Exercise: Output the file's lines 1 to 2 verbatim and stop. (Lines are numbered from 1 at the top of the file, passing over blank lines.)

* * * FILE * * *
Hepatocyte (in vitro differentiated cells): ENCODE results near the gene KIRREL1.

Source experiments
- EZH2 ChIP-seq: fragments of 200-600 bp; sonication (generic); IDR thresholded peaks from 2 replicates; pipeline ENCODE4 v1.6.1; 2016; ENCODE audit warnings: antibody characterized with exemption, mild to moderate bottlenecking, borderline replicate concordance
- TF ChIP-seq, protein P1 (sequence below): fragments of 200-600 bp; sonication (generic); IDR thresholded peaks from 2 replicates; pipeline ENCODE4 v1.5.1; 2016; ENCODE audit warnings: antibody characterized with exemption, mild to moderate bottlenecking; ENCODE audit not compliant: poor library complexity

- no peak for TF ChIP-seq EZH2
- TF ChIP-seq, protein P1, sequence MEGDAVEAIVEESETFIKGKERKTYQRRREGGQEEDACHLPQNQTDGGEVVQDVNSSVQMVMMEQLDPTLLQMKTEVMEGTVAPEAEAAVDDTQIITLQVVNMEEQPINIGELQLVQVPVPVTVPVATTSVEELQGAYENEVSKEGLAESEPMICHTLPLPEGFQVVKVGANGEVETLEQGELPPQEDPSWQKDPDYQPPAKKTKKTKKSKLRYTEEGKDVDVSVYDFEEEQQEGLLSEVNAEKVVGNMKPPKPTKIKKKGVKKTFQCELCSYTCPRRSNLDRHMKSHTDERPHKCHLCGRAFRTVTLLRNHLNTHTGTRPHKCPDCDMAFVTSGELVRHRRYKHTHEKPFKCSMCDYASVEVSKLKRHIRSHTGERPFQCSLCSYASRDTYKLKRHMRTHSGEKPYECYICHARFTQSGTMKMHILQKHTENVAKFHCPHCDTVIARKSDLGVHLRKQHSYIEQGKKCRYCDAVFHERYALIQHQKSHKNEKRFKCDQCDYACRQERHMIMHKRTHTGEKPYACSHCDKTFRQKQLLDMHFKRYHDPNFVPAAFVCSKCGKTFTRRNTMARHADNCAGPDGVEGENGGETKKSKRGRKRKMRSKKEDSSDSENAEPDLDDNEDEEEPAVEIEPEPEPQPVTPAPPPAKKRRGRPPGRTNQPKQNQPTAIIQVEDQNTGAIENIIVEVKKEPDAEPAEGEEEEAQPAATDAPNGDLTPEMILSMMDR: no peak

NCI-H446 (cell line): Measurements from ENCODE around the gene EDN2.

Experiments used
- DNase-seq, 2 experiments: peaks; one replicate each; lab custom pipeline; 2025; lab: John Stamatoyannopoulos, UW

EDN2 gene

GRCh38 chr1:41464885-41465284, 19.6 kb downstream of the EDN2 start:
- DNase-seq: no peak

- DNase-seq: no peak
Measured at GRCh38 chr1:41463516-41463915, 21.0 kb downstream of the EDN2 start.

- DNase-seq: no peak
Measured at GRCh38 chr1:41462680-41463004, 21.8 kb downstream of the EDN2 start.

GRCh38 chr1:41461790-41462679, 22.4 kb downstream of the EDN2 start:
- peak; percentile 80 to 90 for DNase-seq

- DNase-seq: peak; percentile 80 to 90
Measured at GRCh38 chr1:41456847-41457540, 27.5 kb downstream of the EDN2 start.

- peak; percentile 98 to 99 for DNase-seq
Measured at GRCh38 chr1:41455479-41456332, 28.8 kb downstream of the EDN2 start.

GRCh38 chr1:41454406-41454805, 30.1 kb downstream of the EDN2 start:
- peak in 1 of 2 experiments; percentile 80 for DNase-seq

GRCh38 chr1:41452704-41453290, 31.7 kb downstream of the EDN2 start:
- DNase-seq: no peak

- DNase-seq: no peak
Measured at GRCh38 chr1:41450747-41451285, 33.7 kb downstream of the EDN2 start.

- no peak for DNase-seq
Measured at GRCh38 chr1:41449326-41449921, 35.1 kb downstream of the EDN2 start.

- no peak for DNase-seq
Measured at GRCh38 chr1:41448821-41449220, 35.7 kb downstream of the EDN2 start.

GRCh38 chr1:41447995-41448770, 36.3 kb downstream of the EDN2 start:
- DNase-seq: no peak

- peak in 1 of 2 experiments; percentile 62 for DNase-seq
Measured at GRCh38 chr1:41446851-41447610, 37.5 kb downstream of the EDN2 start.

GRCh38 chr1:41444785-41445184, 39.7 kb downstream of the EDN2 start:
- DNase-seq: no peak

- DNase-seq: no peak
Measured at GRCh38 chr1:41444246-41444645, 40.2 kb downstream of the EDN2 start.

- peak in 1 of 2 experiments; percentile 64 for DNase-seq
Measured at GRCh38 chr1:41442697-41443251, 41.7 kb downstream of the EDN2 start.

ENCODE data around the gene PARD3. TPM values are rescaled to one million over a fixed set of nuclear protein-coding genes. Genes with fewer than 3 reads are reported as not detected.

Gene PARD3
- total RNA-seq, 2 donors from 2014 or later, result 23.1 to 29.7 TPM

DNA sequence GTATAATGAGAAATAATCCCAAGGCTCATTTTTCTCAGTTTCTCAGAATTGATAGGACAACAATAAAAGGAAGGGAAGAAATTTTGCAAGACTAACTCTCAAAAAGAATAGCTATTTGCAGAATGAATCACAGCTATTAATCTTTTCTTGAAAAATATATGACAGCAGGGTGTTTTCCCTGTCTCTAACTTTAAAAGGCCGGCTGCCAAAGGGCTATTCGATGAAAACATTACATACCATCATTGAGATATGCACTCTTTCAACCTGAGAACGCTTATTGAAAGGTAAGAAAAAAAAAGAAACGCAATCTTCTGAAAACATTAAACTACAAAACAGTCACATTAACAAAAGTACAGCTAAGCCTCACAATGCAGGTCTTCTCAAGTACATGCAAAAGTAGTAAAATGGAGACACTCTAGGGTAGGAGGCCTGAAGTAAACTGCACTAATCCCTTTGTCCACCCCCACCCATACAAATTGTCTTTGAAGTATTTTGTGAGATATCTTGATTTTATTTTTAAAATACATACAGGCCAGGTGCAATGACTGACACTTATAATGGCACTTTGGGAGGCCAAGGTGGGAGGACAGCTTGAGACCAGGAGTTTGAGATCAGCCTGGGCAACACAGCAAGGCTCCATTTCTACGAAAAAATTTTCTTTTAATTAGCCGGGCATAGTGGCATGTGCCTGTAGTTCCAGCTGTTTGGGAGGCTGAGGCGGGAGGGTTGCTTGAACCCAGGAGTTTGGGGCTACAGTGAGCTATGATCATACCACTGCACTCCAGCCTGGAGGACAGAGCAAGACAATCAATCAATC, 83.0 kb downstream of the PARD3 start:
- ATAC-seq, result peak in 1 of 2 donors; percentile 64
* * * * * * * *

Hepatocyte (in vitro differentiated cells): ENCODE results near the gene KIRREL1.

Source experiments